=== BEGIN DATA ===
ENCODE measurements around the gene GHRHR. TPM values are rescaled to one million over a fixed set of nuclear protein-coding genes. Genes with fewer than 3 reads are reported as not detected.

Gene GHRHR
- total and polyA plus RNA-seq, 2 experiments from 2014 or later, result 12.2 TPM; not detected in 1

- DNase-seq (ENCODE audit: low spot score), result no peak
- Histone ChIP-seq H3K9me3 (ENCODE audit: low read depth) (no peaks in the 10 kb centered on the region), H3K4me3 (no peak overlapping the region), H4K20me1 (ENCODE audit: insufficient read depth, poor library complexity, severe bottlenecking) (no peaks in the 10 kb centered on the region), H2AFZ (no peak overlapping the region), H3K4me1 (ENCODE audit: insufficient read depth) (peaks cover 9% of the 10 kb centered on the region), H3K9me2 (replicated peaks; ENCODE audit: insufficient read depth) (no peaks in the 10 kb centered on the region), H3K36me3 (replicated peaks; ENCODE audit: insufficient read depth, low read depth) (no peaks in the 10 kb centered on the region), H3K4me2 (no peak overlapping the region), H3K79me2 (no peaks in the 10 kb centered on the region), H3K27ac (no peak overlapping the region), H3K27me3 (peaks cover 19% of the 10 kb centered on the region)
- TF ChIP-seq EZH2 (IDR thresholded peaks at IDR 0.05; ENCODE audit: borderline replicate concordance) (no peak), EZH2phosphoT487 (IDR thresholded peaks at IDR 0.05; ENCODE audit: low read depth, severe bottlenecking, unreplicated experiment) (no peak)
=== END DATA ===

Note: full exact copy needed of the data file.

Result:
ENCODE measurements around the gene GHRHR. TPM values are rescaled to one million over a fixed set of nuclear protein-coding genes. Genes with fewer than 3 reads are reported as not detected.

Gene GHRHR
- total and polyA plus RNA-seq, 2 experiments from 2014 or later, result 12.2 TPM; not detected in 1

- DNase-seq (ENCODE audit: low spot score), result no peak
- Histone ChIP-seq H3K9me3 (ENCODE audit: low read depth) (no peaks in the 10 kb centered on the region), H3K4me3 (no peak overlapping the region), H4K20me1 (ENCODE audit: insufficient read depth, poor library complexity, severe bottlenecking) (no peaks in the 10 kb centered on the region), H2AFZ (no peak overlapping the region), H3K4me1 (ENCODE audit: insufficient read depth) (peaks cover 9% of the 10 kb centered on the region), H3K9me2 (replicated peaks; ENCODE audit: insufficient read depth) (no peaks in the 10 kb centered on the region), H3K36me3 (replicated peaks; ENCODE audit: insufficient read depth, low read depth) (no peaks in the 10 kb centered on the region), H3K4me2 (no peak overlapping the region), H3K79me2 (no peaks in the 10 kb centered on the region), H3K27ac (no peak overlapping the region), H3K27me3 (peaks cover 19% of the 10 kb centered on the region)
- TF ChIP-seq EZH2 (IDR thresholded peaks at IDR 0.05; ENCODE audit: borderline replicate concordance) (no peak), EZH2phosphoT487 (IDR thresholded peaks at IDR 0.05; ENCODE audit: low read depth, severe bottlenecking, unreplicated experiment) (no peak)